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Relocating to another state always brings extra challenges, but when you’re moving in the military the degree of difficulty goes up a few notches. On the plus side, the military covers all or most of the costs. The downside? There can be a lot of confusing paperwork and a lack of control over where and when you’re moving.
As a military spouse who recently completed her sixth relocation in 12 years, I’m intimately acquainted with PCS moves, as they’re often called -- with PCS short for “Permanent Change of Station.”
Sometimes we’ve let the military move us -- especially when we moved overseas. That’s called a TSP move, so-called as they require using a military “Transportation Service Provider.” During other moves we did more of the work ourselves -- and netted some extra money as a result. Those were known as PPMs, with PPM short for “Personally Procured Move.”
This time, we moved our entire family ourselves, which included our five children and all our household belongings. The new location was across the country, in a state none of us had visited before. There was a lot of sweat (and a few tears!) while loading and unloading all those boxes. But we made it and successfully established ourselves in our new home. If we can move a family of seven across the country, then you can face your next PCS move too!
Although every military PCS has been a different experience, depending on where we’re going and the ages of our children, there are hacks and strategies I find us using every time we move. Read on for my top 10 tips for military moves to help you get prepared for your next big PCS move.
PCS Tip #1: Make the big decisions first
You can create a moving timeline on Move.mil, which will walk you through the moving process and show you what decisions need to be made three months in advance, and which can wait until the week before the move. Deciding where to live (on or off base?), researching school districts, and choosing whether to rent or buy a home are part of the process. Use a military website like PCSgrades to research your new duty station and read honest reviews from fellow military families.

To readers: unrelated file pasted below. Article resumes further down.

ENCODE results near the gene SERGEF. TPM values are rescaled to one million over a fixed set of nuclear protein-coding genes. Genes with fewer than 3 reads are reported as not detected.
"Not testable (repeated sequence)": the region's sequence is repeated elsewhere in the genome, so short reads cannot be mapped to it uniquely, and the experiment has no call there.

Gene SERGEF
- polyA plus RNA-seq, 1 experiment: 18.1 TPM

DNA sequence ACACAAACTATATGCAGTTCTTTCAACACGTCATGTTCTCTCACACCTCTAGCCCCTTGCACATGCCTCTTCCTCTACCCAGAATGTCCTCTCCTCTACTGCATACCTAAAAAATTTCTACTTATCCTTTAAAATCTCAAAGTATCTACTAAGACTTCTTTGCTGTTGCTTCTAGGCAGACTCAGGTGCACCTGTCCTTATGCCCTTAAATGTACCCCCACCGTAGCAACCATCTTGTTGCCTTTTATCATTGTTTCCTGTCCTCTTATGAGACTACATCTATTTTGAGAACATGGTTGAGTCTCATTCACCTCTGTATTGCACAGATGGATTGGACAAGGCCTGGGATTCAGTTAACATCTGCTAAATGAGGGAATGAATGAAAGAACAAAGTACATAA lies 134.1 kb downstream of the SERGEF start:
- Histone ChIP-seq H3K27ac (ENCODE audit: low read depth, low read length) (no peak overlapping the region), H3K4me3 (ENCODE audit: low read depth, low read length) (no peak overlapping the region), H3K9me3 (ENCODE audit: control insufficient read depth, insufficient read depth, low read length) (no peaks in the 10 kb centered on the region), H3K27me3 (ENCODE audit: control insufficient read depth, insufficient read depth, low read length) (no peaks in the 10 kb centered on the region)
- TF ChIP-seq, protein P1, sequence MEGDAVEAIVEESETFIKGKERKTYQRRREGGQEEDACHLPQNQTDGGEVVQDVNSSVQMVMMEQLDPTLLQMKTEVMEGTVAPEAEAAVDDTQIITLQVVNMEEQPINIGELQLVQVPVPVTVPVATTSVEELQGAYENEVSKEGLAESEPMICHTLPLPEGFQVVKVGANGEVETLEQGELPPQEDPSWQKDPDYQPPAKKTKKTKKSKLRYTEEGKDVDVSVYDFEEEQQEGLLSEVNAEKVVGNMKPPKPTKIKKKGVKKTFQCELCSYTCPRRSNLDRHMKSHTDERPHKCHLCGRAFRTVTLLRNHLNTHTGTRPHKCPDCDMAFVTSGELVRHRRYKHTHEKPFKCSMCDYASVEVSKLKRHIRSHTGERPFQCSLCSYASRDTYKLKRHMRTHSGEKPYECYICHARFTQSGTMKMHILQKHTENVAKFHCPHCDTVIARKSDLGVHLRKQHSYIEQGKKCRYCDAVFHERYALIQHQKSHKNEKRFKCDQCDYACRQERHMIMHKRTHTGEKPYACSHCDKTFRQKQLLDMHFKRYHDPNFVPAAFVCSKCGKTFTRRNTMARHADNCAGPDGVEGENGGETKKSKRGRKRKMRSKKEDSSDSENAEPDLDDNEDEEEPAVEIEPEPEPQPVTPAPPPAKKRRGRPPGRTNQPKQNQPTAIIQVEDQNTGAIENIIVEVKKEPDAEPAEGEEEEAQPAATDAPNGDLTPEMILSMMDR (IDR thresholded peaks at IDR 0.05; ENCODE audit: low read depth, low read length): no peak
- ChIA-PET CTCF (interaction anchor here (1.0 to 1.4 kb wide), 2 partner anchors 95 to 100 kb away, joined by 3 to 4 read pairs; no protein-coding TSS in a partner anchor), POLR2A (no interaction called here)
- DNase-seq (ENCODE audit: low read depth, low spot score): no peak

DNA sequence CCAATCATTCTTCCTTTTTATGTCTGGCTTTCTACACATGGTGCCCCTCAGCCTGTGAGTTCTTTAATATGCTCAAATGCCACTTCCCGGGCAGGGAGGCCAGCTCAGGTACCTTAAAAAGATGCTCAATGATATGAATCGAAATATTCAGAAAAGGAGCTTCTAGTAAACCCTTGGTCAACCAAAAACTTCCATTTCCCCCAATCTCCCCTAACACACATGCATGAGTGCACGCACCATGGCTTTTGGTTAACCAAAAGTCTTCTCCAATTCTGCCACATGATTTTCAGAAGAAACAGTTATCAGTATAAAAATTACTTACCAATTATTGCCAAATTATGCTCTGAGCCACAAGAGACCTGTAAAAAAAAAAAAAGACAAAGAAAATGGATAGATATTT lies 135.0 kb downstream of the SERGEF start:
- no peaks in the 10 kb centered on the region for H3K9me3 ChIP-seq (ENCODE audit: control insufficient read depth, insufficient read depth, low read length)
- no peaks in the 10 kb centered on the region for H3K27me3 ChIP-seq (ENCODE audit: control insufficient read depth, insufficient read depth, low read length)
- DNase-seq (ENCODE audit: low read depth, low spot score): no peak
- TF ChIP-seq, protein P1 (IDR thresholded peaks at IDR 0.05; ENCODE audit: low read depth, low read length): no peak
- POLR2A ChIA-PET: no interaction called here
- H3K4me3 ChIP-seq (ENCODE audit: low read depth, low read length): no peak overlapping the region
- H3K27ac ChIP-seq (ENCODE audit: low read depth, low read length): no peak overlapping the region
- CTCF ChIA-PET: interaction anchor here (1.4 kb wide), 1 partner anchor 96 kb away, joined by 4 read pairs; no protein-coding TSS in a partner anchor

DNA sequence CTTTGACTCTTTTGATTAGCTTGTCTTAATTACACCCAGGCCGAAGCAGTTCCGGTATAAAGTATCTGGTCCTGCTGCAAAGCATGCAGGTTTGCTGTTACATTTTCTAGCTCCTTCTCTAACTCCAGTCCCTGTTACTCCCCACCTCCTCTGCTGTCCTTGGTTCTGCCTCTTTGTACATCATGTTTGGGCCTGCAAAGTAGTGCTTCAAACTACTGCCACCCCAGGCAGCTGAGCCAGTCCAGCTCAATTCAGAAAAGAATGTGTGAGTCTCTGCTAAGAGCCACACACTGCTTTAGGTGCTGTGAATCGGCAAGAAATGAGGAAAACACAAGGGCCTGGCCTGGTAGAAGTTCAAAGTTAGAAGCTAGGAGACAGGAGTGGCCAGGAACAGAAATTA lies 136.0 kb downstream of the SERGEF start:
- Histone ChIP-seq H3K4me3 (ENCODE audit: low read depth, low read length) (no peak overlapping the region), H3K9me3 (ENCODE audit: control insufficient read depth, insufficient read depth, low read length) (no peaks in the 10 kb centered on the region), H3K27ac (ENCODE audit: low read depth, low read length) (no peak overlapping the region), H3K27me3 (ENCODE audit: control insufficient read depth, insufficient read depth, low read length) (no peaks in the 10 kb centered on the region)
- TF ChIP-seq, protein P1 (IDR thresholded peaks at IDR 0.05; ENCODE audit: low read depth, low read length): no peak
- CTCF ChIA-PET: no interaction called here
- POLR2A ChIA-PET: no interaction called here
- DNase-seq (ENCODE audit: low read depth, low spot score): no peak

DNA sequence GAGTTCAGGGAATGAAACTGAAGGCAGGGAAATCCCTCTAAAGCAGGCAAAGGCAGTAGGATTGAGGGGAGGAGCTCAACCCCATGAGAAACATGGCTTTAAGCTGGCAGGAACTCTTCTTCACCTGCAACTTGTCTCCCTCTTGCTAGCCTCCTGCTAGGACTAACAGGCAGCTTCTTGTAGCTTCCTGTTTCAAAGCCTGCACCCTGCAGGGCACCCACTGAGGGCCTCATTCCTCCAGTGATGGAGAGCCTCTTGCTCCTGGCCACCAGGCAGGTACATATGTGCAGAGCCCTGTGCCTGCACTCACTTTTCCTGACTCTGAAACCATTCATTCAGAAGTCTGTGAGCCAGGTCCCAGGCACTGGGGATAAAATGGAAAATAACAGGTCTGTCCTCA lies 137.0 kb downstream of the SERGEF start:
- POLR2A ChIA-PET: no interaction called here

PCS Tip #2: Get organized by creating your own PCS binder
There will be emails, phone calls, and paperwork from various sources throughout your move. You’ll need copies of your service member’s orders, moving receipts for your travel claim, contact info from your moving company, and your Household Goods inventory. Create your own PCS binder to keep everything organized and in one place. As you pack the house, make sure that binder is hand-carried in your vehicle, not packed in boxes, so you have everything conveniently located for reference.
PCS Tip #3: Making a PPM move? Consider moving containers
A PCS move is hard enough. The military provides help. Even if you opt for a PPM, don’t try to do it all yourself, as you still have options to make your work easier. For example, you can use portable moving containers from a company like PODS so you can take your time and pack on your own schedule, while benefiting from their military discount. The containers will be delivered right to your driveway. When you’re done loading, the containers are picked up — no driving a huge moving truck! — and delivered to your new home, or placed in a secure Storage Center until you’re ready for them at your next location. Some providers, such as PODS, can connect you with professional packing and loading help, so you don’t have to do it all yourself.
|Take advantage of military discounts: Save 10% on portable containers with PODS’ Military Discount — available to all Active, Retired, and Veteran members of the military. Find out more.|
PCS Tip #4: Ask questions and communicate closely with your service providers
If you opt to let the military move you, the key to success is to remain in constant communication with your TSP, or Transportation Service Provider. The military should assign you a Move Coordinator to field your moving questions and handle any problems that arise with the TSP. Check in regularly before the move to discuss moving day procedures and make sure they bring enough boxes for bulky or valuable items. On moving day, walk them through the house and discuss special instructions. You’re allowed to stay in the room while they’re packing, and to add your own detailed labels to each box. Instead of saying “living room stuff,” each box should have a specific list of contents, such as “DVDs, Bluetooth speaker, couch pillows.”
PCS Tip #5: Create a “Do Not Pack” zone
If you are using the military TSP to handle your move, their responsibility is to pack everything in the house. To avoid losing your phone charger, moving paperwork, and essentials you need on the road, clear out a closet or small room and label it with a sign that says “Do Not Pack.”
PCS Tip #6: Pack a “first night” box
When you first arrive at your new home, you may spend a few nights sleeping without a bed while waiting for your furniture to arrive. Or if you drive your moving truck and arrive in the evening, you won’t have time to unpack everything.